Your commitment to standing up for what you believe in has inspired many people.
I’m humbled. I’m happy to be what’s called a servant leader. That’s the best way to provide service.
I’m honored to be in that spot and help whoever I can. Having integrity and a servant’s heart and doing the right thing, as hard as it may be — that’s what we’re called to do. It’s often not just about doing the right thing; it’s about having good in place.
You have to fight some of the evil that occurs in the world. Sometimes, you have to take a stand; otherwise, it’s like the bully who keeps picking and never goes away.
Do you see a time when your life returns to normal?
My life will never be the same. My hope was to be the VA public affairs officer until I was 60 or 65 or until my eyesight kept me from doing that job anymore, because I loved that job. But that’s not now. That will never be.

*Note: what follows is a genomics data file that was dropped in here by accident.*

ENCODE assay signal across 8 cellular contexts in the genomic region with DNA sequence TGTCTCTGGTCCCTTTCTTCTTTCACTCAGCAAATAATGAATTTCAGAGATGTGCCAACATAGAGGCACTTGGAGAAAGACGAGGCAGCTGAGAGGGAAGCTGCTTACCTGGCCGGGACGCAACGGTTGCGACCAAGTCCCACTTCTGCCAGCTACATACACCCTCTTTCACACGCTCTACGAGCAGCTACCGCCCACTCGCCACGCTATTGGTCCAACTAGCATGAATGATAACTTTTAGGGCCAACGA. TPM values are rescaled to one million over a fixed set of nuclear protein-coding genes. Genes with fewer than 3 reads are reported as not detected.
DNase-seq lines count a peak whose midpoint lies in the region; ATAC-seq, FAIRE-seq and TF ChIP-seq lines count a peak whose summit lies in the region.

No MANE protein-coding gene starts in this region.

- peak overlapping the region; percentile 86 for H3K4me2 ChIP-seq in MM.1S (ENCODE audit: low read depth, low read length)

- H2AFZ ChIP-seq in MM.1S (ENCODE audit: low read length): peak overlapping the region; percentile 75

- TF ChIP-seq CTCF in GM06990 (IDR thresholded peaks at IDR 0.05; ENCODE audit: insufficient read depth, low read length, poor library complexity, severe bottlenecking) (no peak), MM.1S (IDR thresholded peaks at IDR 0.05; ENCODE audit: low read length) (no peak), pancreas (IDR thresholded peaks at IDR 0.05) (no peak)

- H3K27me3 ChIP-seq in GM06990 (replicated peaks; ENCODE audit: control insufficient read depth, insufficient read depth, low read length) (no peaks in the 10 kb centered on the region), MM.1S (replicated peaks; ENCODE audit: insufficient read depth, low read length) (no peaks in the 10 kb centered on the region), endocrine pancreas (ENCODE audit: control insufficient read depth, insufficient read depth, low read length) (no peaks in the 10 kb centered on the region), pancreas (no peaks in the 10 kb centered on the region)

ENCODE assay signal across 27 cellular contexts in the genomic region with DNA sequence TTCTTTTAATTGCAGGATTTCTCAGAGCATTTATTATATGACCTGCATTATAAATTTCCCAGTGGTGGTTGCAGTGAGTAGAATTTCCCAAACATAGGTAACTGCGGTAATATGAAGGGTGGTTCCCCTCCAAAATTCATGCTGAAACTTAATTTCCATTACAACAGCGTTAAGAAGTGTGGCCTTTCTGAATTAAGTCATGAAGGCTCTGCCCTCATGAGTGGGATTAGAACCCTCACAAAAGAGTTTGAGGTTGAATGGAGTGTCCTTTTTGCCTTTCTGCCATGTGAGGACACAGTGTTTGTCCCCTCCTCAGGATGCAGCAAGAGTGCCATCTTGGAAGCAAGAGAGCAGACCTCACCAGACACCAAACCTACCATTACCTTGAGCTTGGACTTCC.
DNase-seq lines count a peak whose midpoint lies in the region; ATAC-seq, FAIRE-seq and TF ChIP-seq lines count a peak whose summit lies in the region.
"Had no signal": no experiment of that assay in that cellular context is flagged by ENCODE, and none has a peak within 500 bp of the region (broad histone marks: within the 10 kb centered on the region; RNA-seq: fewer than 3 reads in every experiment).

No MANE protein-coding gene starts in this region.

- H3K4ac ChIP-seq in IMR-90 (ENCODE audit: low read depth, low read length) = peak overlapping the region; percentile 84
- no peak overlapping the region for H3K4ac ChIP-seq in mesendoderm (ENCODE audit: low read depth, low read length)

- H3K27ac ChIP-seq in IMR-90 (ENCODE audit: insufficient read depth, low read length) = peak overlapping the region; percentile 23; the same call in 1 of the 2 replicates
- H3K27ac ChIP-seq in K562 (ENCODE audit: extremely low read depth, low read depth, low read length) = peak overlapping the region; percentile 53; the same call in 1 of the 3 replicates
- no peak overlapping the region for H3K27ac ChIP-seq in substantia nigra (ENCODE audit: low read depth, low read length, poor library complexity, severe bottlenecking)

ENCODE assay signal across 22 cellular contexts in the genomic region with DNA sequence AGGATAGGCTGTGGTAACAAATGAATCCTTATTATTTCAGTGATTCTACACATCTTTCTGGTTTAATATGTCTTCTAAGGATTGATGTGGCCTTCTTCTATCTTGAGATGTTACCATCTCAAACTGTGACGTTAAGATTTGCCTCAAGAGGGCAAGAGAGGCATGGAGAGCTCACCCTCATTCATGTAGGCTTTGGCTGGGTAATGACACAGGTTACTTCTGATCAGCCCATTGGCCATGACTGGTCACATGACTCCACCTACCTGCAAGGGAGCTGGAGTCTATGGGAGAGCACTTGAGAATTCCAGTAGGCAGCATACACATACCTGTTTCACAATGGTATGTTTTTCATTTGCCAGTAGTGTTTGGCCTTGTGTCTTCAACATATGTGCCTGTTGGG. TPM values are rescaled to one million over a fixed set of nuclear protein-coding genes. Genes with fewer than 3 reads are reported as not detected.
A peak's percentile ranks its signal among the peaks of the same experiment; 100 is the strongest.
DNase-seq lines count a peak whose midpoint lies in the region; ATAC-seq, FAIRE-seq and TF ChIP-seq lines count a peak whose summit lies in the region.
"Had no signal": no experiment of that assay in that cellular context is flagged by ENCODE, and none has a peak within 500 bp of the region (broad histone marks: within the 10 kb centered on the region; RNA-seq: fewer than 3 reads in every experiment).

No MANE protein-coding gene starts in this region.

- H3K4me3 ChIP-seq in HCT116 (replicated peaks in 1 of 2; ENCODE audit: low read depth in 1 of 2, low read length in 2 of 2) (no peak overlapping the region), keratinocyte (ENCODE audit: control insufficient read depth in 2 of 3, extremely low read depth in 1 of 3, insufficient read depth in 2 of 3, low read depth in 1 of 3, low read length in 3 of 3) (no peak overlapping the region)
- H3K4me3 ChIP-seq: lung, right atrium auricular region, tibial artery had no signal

My family was hurt by all of this, too. I don’t know if people realize how much your family takes on the burden like this, when it happens. I didn’t know this at the time, but my son actually wrote a letter to the president saying, “Could you please help the whistleblowers like my mom?” So it has been a challenge for all of us.
What’s the future like? I don’t know. I guess we’ll see what God has in store.